Melitene (West Syrian Diocese)

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The city of Melitene (modern Malatya) was an archdiocese of the Syrian Orthodox Church, attested between the ninth and thirteenth centuries but probably founded as early as the seventh century. More than thirty Syrian Orthodox bishops or metropolitans of Melitene are mentioned either by Michael the Syrian or in other Syrian Orthodox narrative sources. The archdiocese is last mentioned towards the end of the twelfth century, and seems to have lapsed in the early decades of the thirteenth century.

Sources[edit]

The main primary source for the Syrian Orthodox metropolitans of Melitene is the record of episcopal consecrations appended to Volume III of the Chronicle of the Syrian Orthodox patriarch Michael the Syrian (1166–99). In this Appendix Michael listed most of the bishops consecrated by the Syrian Orthodox patriarchs of Antioch between the ninth and twelfth centuries. Twenty-eight Syrian Orthodox patriarchs sat during this period, and in many cases Michael was able to list the names of the bishops consecrated during their reigns, their monasteries of origin, and the place where they were consecrated. For the thirteenth century, Michael's lists are supplemented by several references in other Syrian Orthodox narrative sources.

Bishops and metropolitans of Melitene[edit]

Seventh- and eighth-century bishops[edit]

The names of four early Jacobite bishops of Melitene are known. Michael the Syrian provided a cursory list of 28 undated bishops and metropolitans of Melitene, most of whom were Jacobite bishops consecrated between the ninth and twelfth centuries who featured in his regular lists. The first five names (Leontius, Otreius, Acacius, Mama and Domitian) were of bishops who flourished before the seventh century. According to Michael, these men were followed 'long afterwards' by the Jacobite bishops Thomas, Ezekiel, Gregory and Ahron, presumably to be dated to the seventh and eighth centuries.[1]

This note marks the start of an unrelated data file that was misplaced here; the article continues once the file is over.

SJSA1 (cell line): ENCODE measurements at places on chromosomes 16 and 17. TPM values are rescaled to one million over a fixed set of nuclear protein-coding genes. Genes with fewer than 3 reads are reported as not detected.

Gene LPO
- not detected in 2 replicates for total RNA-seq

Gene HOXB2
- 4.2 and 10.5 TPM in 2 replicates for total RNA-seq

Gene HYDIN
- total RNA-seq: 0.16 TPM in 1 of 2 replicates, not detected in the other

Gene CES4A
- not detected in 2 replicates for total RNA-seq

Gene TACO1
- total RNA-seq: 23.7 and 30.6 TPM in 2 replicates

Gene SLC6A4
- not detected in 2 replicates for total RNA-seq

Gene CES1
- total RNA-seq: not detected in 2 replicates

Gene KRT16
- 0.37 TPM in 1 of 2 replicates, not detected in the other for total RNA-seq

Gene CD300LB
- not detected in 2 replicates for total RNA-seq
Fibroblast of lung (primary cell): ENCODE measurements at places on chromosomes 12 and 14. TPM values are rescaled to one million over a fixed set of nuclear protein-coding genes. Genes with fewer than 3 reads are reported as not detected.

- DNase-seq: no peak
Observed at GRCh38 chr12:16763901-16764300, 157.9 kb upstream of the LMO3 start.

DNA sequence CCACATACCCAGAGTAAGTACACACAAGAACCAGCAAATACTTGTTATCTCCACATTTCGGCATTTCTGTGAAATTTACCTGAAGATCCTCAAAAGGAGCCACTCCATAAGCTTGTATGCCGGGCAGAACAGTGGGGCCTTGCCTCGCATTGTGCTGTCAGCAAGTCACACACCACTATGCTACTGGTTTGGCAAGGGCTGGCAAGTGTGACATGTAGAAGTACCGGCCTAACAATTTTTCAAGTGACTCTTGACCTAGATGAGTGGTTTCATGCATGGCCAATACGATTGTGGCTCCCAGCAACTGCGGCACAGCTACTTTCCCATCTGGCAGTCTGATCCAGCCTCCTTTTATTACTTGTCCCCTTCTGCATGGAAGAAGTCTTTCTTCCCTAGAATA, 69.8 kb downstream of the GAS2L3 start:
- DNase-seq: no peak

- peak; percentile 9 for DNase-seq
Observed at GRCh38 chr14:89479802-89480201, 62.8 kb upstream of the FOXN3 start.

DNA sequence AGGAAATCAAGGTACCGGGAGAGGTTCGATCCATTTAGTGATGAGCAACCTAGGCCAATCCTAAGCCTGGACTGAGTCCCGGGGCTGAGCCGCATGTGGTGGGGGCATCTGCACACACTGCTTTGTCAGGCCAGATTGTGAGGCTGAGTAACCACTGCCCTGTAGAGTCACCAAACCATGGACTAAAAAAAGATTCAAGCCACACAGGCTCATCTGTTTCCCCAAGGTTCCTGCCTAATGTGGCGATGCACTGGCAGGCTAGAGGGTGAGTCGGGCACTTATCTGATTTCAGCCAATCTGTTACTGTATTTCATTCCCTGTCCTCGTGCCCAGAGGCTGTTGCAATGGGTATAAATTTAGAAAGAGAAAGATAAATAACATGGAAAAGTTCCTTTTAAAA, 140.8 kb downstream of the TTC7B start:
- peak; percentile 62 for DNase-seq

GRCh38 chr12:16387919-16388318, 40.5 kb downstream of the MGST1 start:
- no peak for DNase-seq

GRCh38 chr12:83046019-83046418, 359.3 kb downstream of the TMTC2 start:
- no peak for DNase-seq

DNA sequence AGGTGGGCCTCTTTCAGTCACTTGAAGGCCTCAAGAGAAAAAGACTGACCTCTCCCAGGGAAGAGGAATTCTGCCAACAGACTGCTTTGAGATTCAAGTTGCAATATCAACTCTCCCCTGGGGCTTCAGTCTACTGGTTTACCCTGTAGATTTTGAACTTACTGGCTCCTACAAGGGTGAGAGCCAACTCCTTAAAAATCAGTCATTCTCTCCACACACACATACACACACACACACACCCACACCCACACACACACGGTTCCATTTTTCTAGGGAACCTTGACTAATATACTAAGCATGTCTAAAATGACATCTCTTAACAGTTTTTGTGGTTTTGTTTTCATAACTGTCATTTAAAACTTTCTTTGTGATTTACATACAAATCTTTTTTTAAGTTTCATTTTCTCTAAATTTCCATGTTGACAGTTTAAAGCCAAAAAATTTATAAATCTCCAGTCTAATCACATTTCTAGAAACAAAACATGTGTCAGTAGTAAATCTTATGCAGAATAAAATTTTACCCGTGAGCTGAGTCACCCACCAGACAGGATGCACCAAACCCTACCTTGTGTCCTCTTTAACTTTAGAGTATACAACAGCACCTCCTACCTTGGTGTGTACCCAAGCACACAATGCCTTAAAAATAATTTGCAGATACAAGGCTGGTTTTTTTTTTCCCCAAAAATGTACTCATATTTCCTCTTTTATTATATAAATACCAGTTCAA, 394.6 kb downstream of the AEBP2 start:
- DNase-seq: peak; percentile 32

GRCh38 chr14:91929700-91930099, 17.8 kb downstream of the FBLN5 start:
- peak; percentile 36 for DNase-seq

Ninth- to twelfth-century bishops[edit]

Twenty dated Jacobite metropolitans of Melitene between the ninth and the twelfth centuries are mentioned in the lists of Michael the Syrian.[2]

Name From Consecrated in the reign of Place of consecration
Daniel Monastery of Mar Bar Sawma Dionysius I Telmaharoyo (818–45) not known
Thomas Monastery of Mar Bar Sawma Dionysius I Telmaharoyo (818–45) not known
Thomas Unspecified John III (846–73) not known
Ezekiel Monastery of Mar Atonos Ignatius II (878–83) not known
Eliya Monastery of Beth Botin Dionysius II (896–909) not known
Yohannan Monastery of Mar Bar Sawma, Melitene John IV Qurzahli (910–22) not known
Gregory Unspecified Basil I (923–35) not known
Iwanis Unspecified John V (936–53) not known
Eliya Monastery of Zuqnin Iwanis II (954–7) not known
Ezekiel Unspecified Dionysius III (958–61) not known
Ignatius Unspecified John VI Sarigta (965–86) not known
Iwanis Monastery of Barid Athanasius IV Laʿzar (987–1003) Not known
Ignatius Monastery of Qainan of Hadeth John VII bar ʿAbdon (1004–30) not known
Yohannan Monastery of Mar Shayna Dionysius IV Heheh (1032–42) Not known
Ignatius Not specified Athanasius V Haya (1058–64) not known
Yohannan Saʿid bar Sabuni Unspecified Athanasius VI bar Khamara (1091–1129) Not known
Iwanis Elishaʿ Unspecified Athanasius VI bar Khamara (1091–1129) Marʿash
Ignatius Unspecified Athanasius VII bar Qutreh (1139–66) not known
Dionysius Gripas bar Samka Patriarchal residence Michael I (1166–99) not known
Iwanis bar Qanun Unspecified Michael I (1166–99) not known

Notes[edit]

  1. ^ Michael the Syrian, Chronicle, iii. 497
  2. ^ Michael the Syrian, Chronicle, iii. 451–82 and 497

References[edit]

  • Abbeloos, Jean Baptiste; Lamy, Thomas Joseph, eds. (1877). Bar Hebraeus, Chronicon Ecclesiasticum (3 vols). Paris. 
  • Fiey, J.M. (1993). Pour un Oriens Christianus novus; répertoire des diocèses Syriaques orientaux et occidentaux. Beirut. ISBN 3-515-05718-8. 
  • Jean-Baptiste Chabot, Chronique de Michel le Syrien, Patriarche Jacobite d'Antiche (1166-1199). Éditée pour la première fois et traduite en francais I-IV (1899;1901;1905;1910; a supplement to volume I containing an introduction to Michael and his work, corrections, and an index, was published in 1924. Reprinted in four volumes 1963, 2010).